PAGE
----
By Monique Palomares
November 11th, the end of WW I: it’s a public holiday in France. In every town, there’s a civil ceremony. The mayor, and one or more of the deputy mayors, place flowers at the war memorial. Each town has its own ceremony, even VERY small ones. The mayor tells the names of the soldiers killed during the war, and after each name, someone answers back “Dead for France”. Their names are carved on the memorials. The ceremonies used to include WW I Veterans that we call “Les Poilus”, meaning “The Hairy Ones”, because in the trenches, they finally stopped shaving themselves. But there were only 6 of them on 10/27/05.
Usually, the fifth graders of the towns’ schools attend the ceremony with their teachers: they’re sometimes the ones answering back the mayor’s call, and they sing the national anthem. Sometimes, they recite a poem. One of them is often chosen, it’s Le dormeur du val written by Arthur Rimbaud (1854-1891) in October 1870 (during the war between France and Germany).
Here’s Le Dormeur du val in French, with an English translation and two recordings…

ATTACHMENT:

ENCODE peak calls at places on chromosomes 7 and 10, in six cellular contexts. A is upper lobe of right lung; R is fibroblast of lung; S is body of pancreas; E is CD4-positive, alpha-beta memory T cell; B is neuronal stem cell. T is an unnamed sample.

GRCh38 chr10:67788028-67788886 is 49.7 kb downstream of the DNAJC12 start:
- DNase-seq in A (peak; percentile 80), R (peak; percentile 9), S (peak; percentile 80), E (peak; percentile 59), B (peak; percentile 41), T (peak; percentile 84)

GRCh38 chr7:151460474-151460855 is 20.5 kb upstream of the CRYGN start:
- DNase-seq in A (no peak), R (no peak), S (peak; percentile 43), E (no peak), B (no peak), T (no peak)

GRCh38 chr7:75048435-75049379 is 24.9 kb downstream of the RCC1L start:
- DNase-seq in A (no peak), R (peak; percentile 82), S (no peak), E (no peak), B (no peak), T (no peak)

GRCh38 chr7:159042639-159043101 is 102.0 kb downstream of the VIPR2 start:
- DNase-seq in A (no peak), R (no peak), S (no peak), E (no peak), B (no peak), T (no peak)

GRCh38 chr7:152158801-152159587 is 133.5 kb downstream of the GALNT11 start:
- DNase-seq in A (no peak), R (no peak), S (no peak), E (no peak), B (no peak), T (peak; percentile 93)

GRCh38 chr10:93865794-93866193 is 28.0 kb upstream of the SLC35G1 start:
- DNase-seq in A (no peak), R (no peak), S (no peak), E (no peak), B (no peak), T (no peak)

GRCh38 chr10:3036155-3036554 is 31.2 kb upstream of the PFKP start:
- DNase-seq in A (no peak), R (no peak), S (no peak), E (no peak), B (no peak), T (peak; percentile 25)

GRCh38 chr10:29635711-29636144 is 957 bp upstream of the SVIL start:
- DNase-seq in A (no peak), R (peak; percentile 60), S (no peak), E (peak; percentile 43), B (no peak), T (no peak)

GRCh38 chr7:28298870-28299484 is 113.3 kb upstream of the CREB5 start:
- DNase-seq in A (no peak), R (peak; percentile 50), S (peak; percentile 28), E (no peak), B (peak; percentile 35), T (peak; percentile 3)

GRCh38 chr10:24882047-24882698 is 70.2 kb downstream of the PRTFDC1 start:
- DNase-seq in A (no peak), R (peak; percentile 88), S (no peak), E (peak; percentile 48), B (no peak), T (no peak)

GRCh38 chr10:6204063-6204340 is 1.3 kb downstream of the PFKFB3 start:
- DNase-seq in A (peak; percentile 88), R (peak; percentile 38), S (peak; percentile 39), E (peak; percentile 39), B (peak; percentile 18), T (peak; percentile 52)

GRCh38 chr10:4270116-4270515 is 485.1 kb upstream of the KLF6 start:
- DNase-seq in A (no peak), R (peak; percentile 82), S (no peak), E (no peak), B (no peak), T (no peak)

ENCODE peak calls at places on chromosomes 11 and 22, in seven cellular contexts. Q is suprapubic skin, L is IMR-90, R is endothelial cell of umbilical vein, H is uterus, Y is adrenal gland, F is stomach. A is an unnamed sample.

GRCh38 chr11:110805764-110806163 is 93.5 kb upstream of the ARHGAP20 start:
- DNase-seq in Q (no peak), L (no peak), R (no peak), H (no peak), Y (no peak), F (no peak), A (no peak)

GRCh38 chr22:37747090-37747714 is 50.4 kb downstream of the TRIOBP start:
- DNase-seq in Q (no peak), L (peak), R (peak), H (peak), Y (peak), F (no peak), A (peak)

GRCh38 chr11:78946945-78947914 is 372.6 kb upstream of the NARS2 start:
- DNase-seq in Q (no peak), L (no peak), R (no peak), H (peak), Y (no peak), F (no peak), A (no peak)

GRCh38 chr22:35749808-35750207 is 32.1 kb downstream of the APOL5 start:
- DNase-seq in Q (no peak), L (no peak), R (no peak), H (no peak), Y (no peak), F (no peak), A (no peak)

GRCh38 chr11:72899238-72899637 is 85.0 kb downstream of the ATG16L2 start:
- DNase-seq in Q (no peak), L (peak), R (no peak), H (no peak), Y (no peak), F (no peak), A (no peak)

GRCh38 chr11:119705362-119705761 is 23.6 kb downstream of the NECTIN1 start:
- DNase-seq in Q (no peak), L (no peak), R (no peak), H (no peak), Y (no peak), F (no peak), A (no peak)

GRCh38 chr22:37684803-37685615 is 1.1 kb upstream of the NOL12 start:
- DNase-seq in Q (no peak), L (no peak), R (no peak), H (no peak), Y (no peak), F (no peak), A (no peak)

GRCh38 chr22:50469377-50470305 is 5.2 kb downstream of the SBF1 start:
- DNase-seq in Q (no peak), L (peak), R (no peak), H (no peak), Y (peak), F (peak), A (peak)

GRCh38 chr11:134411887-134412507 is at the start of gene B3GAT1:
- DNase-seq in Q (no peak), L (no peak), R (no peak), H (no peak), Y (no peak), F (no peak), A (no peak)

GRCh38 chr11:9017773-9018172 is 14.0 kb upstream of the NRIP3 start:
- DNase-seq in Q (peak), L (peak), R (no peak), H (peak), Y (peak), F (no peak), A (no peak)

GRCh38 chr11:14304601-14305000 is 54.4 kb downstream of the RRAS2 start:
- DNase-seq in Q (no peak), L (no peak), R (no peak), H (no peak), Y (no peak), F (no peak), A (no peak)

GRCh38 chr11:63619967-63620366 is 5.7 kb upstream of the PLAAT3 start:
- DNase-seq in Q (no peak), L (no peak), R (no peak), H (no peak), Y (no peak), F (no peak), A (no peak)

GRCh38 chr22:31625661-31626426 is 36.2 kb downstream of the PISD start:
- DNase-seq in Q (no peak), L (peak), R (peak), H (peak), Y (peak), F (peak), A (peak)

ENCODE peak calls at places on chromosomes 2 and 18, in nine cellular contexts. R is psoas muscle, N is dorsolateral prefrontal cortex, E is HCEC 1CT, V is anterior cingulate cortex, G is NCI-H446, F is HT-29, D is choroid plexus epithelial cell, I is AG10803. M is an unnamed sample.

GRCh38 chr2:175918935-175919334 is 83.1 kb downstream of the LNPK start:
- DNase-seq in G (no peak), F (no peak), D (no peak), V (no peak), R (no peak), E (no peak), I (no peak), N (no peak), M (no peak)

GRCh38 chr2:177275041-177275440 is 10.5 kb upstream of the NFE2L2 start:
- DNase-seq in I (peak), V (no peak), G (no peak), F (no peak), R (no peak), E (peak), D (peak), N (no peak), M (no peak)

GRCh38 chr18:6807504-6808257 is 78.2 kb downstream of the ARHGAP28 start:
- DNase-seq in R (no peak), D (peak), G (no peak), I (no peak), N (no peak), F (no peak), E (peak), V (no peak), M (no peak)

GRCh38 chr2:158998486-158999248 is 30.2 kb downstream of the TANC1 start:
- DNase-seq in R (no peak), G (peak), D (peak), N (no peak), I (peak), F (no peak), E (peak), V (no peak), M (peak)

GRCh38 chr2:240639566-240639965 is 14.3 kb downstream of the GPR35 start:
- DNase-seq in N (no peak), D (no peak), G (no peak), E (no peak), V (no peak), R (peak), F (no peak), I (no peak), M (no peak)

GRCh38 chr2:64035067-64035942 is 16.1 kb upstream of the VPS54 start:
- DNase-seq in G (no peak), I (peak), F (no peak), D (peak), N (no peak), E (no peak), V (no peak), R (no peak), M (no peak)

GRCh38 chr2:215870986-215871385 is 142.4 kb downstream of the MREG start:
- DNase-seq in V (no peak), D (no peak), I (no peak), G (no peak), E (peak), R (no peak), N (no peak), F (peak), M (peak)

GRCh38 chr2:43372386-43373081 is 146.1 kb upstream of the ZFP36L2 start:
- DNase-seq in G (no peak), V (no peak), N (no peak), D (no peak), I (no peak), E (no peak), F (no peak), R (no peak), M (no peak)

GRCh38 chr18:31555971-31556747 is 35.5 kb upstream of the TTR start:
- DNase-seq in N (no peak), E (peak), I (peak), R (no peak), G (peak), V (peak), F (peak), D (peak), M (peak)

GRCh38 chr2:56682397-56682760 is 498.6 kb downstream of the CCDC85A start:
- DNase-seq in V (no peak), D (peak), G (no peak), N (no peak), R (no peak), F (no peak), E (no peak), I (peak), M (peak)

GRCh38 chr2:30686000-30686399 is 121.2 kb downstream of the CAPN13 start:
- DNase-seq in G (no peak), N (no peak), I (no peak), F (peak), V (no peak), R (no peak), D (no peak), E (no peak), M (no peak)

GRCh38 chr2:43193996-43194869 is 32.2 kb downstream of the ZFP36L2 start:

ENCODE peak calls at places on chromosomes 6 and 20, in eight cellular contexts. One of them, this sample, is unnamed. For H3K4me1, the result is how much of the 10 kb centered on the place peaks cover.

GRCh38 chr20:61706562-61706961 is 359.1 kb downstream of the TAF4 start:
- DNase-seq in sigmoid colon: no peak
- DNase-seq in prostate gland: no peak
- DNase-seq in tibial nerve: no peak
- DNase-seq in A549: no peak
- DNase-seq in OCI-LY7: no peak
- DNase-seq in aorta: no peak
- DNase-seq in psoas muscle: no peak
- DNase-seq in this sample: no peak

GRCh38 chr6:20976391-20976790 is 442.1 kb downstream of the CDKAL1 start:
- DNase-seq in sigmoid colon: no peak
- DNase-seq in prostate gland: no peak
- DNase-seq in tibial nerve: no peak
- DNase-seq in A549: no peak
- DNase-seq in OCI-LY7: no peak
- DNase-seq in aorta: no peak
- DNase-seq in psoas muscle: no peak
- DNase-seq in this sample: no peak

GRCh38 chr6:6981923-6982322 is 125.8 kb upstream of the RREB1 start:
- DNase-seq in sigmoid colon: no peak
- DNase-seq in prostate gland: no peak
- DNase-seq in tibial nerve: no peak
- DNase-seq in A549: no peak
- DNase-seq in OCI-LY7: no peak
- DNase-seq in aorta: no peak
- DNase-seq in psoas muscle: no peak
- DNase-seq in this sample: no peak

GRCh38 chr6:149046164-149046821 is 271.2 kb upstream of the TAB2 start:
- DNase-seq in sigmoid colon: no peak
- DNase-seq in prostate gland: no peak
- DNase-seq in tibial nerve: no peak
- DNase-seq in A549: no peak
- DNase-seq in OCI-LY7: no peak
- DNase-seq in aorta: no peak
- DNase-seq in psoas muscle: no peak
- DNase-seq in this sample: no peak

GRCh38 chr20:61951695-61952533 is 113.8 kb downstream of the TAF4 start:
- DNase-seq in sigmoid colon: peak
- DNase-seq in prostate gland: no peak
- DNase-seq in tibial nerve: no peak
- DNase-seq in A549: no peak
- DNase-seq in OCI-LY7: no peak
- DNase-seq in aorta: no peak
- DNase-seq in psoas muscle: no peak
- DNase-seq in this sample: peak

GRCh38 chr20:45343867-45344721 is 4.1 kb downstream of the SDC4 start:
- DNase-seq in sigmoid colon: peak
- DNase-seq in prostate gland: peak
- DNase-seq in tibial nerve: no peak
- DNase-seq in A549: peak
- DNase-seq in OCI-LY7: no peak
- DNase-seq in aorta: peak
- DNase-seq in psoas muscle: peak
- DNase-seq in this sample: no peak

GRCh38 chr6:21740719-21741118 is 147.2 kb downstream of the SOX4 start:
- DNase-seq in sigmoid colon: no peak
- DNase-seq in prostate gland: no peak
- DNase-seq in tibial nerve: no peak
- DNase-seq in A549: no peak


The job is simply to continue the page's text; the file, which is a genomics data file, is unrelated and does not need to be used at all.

Le dormeur du val
C’est un trou de verdure où chante une rivière
Accrochant follement aux herbes des haillons
D’argent; où le soleil de la montagne fière,
Luit; C’est un petit val qui mousse de rayons.
Un soldat jeune bouche ouverte, tête nue,
Et la nuque baignant dans le frais cresson bleu,
Dort; il est étendu dans l’herbe, sous la nue,
Pale dans son lit vert où la lumière pleut.
Les pieds dans les glaïeuls, il dort. Souriant comme
Sourirait un enfant malade, il fait un somme:
Nature, berce-le chaudement: il a froid.
Les parfums ne font plus frissonner sa narine;
Il dort dans le soleil, la main sur sa poitrine
Tranquille. Il a deux trous rouges au coté droit
Here’s an English translation by Lisa Yannucci…
The Sleeper in the Valley
There’s a recess in the greenery, where the river sings
Tangling wildly in the tattered grass
Silvery; where the sun from the proud mountain
Glimmers; It’s a little valley that sparkles with light.
A young soldier, mouth open, head bare,
And nape bathing in the cool blue cresses
Sleeping; he’s spread out on the grass, under the clouds,
Pale on his green bed where the light rains down.
Feet in the gladiolas, he sleeps. Smiling like
A sick child would smile, he dozes.
Warmly lull him Nature, he’s cold.
The scents no longer make his nose quiver
He sleeps in the sun, hand on his chest
Tranquil, he has two red holes on his right side.
Here’s a site with English translations of other Rimbaud Poems
This article was posted on Thursday, November 10th, 2005 at 8:53 pm and is filed under Armistice Day, Arthur Rimbaud, France, French, French Poems, Holidays Around the World, Languages, Le dormeur du val, Poetry. You can follow any responses to this entry through the RSS 2.0 feed. You can leave a response, or trackback from your own site.
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